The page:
One of the most amusing conversations lately was a group of women debating a weighty matter now confronting the republic: How should women rally to defend the New York Times' top editor Jill Abramson, the subject of a supposedly “sexist” piece over at Politico. The piece portrayed Ms. Abramson as the boss from hell.

Chill, ladies. Jill doesn’t need you. The slayer of Howell Raines (or at least a key actor in ending Raines’ brief and tumultuous tenure in the job Abramson now holds) can take care of herself.  What I find so amazing is that at a time when women are doing so well that we should worry about the status of men, a harsh story about the most powerful woman in American journalism is somehow construed as sexist. Give me a break.

The Politico piece was headlined “Turbulence at The Times,” and it has occasioned a lot of turbulence among women.  It was written by Dylan Byers and it portrays an editor who is “already on the verge of losing the support of the newsroom.” Nasty bosses are a dime a dozen. It’s more fun to read about them than to work for them. I have no way of knowing if this story presents an accurate picture of Abramson, but there is nothing sexist about reporting on Abramson’s managerial style.

Here is something that particularly upset would be Abramson defenders:

One Monday morning in April, Jill Abramson called Dean Baquet into her office to complain. The executive editor of The New York Times was upset about the paper’s recent news coverage — she felt it wasn’t “buzzy” enough, a source there said — and placed blame on Baquet, her managing editor. A debate ensued, which gave way to an argument.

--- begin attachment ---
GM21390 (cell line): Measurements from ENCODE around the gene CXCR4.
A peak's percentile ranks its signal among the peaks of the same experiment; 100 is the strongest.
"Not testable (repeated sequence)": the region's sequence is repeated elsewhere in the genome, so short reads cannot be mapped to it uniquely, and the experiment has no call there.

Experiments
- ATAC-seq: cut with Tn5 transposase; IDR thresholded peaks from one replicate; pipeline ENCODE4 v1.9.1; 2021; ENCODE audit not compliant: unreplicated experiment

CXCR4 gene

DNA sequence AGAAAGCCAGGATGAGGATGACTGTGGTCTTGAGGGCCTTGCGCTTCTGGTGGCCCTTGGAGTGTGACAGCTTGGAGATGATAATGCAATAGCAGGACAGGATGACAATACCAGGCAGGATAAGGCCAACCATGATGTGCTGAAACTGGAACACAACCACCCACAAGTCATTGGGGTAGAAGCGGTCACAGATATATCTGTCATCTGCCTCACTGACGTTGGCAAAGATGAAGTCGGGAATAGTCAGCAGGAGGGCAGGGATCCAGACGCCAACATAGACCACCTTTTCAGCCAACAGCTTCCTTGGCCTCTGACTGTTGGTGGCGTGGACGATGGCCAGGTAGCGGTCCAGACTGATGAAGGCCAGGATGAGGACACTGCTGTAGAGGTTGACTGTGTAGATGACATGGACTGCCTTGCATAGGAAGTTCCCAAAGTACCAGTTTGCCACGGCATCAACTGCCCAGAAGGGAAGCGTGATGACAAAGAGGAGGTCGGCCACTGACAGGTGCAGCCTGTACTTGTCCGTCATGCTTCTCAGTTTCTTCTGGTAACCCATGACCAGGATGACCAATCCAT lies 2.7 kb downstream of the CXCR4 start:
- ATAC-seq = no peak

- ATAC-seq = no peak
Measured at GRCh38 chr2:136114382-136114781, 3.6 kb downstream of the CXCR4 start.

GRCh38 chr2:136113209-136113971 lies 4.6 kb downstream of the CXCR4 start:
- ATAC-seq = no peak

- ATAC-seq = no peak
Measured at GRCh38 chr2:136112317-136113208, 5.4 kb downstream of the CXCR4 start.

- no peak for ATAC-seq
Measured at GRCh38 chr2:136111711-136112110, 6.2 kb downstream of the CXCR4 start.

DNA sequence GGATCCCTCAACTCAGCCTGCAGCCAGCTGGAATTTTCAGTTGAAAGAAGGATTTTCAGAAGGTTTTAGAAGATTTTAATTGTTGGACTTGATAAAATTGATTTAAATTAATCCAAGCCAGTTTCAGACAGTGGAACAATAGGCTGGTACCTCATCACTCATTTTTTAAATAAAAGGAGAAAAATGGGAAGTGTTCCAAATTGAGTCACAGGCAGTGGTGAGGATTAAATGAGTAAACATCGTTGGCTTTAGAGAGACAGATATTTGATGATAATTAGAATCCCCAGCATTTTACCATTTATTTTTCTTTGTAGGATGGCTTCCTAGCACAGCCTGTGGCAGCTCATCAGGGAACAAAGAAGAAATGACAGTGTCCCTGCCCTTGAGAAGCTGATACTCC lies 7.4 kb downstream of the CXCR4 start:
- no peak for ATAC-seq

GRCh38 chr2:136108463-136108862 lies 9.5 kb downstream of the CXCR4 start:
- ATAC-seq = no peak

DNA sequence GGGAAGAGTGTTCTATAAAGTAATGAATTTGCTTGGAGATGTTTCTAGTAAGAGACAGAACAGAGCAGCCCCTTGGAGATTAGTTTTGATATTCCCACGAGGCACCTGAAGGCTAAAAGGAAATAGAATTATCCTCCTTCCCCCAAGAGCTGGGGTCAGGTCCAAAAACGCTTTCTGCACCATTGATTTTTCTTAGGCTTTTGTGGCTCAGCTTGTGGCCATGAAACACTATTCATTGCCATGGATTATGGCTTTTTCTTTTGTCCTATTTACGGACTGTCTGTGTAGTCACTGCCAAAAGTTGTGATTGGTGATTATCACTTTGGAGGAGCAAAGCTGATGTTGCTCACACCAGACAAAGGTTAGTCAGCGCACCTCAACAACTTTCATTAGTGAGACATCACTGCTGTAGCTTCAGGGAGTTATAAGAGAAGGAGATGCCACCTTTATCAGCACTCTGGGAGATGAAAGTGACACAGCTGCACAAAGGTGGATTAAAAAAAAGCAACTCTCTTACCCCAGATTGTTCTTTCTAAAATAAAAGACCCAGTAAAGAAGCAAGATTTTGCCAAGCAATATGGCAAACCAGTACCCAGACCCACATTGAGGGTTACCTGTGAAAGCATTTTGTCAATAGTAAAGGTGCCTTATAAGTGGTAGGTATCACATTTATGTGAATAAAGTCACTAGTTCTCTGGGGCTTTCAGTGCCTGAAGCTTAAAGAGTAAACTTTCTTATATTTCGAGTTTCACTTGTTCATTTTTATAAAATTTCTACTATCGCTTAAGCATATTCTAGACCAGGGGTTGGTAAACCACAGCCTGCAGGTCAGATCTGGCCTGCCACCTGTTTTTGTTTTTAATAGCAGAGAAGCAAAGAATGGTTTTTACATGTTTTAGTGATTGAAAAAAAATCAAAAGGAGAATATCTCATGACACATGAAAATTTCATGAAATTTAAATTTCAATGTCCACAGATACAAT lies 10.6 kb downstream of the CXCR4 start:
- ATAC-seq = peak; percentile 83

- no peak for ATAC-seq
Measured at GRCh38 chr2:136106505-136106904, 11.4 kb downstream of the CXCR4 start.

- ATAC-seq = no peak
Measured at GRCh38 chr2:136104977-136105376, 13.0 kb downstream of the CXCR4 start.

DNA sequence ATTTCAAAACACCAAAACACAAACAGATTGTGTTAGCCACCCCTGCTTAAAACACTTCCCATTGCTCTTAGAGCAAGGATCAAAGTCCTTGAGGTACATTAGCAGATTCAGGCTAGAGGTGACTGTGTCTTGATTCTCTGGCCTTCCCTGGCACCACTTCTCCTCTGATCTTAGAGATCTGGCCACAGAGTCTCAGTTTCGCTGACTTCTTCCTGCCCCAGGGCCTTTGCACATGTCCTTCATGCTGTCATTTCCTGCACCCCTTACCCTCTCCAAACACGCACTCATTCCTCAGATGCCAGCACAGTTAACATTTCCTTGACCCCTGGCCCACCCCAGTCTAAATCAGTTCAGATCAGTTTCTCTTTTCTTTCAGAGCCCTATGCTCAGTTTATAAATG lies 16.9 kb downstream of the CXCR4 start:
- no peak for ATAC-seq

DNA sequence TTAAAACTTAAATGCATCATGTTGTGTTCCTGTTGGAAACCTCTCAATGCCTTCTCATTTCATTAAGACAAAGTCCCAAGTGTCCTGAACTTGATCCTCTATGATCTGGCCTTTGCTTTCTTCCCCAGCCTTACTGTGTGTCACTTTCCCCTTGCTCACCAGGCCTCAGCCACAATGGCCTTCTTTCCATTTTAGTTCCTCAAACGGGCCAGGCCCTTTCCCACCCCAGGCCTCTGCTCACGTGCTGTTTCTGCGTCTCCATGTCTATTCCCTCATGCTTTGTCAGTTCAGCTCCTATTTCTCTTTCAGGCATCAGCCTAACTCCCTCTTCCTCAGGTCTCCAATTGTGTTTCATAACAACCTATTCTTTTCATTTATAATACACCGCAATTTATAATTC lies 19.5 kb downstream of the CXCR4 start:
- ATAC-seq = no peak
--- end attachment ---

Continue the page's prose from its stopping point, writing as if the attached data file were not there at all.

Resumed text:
Minutes later, Baquet burst out of Abramson’s office, slammed his hand against a wall and stormed out of the newsroom. He would be gone for the rest of the day, absent from the editors’ daily 4 p.m. meeting, at which he is a fixture.

It was said by women I heard discussing the story on TV that this anecdote plays into stereotypes about women being bitchy, while the masculine Baquet escapes scot free. I disagree. I think a top editor who rams his fist against a wall and storms out of the newsroom because his boss has criticized him doesn’t come off at all well.

Abramson is a woman of the left and coauthor of a hatchet job book on Justice Clarence Thomas. It was a terribly unfair book. The Times leans left in coverage and columns. But here’s something I can’t argue with: under Abramson the newspaper has won more than its share of Pulitzer Prizes. Also, some of the Abramson as monster stories just don’t sound that hideous:

In recent months, Abramson has become a source of widespread frustration and anxiety within the Times newsroom. More than a dozen current and former members of the editorial staff, all of whom spoke to POLITICO on the condition of anonymity, described her as stubborn and condescending, saying they found her difficult to work with. If Baquet had burst out of the office in a huff, many said, it was likely because Abramson had been unreasonable.

“Every editor has a story about how she’s blown up in a meeting,” one reporter said. “Jill can be impossible,” said another staffer.

Oh, wow! An editor who blows up in a meeting. Stop the presses! Take a Midol!

But I’m not interested in whether Abramson is a mean or a nice editor. I’m interested in the fatuous notion among feminists, many of whom are shrinking violets compared to Abramson, that there is something sexist in this reporting (read it for yourself) or that Abramson requires their defense. It speaks to a mindset that says women are discriminated against and ignores the policy of many corporations to go out of their way to hire women and make them comfortable.

But there may be an explanation other than sexism for the rallying 'round Jill.

Could it be that what the Abramson defenders are really doing is sucking up to power–just a thought!